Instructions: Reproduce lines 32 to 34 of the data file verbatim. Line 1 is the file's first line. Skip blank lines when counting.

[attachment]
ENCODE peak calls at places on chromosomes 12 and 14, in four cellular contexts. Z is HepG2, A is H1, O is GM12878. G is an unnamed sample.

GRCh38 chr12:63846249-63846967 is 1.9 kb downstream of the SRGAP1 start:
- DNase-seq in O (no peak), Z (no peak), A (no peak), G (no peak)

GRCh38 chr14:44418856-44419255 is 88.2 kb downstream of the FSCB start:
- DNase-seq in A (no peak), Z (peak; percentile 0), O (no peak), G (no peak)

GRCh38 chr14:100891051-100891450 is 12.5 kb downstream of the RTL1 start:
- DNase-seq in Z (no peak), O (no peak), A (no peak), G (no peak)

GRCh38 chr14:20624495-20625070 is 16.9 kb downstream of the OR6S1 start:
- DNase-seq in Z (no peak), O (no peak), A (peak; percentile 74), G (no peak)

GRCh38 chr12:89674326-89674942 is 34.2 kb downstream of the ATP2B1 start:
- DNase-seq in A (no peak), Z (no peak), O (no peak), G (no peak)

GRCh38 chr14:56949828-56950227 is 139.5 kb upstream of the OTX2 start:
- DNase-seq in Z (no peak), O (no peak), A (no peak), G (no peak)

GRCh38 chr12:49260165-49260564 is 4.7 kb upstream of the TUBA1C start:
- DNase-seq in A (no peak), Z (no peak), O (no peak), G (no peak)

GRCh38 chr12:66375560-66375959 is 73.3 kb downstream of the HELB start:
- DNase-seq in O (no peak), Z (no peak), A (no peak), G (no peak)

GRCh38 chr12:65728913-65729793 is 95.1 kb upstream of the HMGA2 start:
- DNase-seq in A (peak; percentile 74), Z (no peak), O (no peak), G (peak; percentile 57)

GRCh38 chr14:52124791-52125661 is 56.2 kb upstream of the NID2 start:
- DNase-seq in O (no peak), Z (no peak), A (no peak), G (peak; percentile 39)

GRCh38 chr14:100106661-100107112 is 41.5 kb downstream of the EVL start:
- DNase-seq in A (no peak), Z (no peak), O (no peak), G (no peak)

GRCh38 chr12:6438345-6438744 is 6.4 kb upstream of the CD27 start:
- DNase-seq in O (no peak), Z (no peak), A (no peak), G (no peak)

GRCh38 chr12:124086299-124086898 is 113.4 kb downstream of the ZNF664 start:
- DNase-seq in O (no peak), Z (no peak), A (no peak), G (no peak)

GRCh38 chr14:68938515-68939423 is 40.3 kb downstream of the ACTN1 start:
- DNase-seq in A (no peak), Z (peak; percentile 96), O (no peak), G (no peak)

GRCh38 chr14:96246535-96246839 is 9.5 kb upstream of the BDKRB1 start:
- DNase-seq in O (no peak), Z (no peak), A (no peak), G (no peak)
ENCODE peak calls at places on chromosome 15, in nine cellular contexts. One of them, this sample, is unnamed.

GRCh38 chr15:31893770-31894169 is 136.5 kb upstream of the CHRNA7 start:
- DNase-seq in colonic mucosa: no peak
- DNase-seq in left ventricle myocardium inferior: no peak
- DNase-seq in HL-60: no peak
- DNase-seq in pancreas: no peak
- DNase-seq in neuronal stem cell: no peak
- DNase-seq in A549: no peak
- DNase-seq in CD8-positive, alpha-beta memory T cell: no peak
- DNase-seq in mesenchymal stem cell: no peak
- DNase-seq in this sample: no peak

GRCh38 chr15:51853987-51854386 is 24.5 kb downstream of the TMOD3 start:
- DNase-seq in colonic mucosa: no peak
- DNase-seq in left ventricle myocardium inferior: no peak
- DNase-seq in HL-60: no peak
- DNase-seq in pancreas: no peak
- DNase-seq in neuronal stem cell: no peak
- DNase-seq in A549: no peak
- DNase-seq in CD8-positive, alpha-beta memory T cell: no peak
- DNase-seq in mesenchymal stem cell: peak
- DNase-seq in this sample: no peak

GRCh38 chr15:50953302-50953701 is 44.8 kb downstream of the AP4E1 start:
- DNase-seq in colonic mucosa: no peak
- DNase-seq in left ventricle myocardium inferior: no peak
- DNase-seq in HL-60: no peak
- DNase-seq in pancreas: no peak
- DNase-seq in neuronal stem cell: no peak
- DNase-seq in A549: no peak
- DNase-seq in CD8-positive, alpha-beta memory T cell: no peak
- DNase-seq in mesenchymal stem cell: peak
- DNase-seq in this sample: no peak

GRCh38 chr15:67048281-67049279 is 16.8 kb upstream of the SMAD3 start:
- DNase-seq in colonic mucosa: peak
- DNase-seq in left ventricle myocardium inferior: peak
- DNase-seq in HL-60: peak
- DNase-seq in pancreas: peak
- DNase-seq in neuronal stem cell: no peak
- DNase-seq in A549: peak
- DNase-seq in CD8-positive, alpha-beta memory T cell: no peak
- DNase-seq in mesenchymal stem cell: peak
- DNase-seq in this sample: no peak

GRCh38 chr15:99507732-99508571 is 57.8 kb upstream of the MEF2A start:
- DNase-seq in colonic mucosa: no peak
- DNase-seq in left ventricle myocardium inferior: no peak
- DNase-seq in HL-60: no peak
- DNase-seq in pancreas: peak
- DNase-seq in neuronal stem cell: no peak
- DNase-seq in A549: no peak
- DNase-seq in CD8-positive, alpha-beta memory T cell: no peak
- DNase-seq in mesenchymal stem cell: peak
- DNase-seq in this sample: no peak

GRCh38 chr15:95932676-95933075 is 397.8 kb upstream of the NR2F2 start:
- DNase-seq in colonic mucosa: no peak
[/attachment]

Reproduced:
ENCODE peak calls at places on chromosome 15, in nine cellular contexts. One of them, this sample, is unnamed.

GRCh38 chr15:31893770-31894169 is 136.5 kb upstream of the CHRNA7 start:
- DNase-seq in colonic mucosa: no peak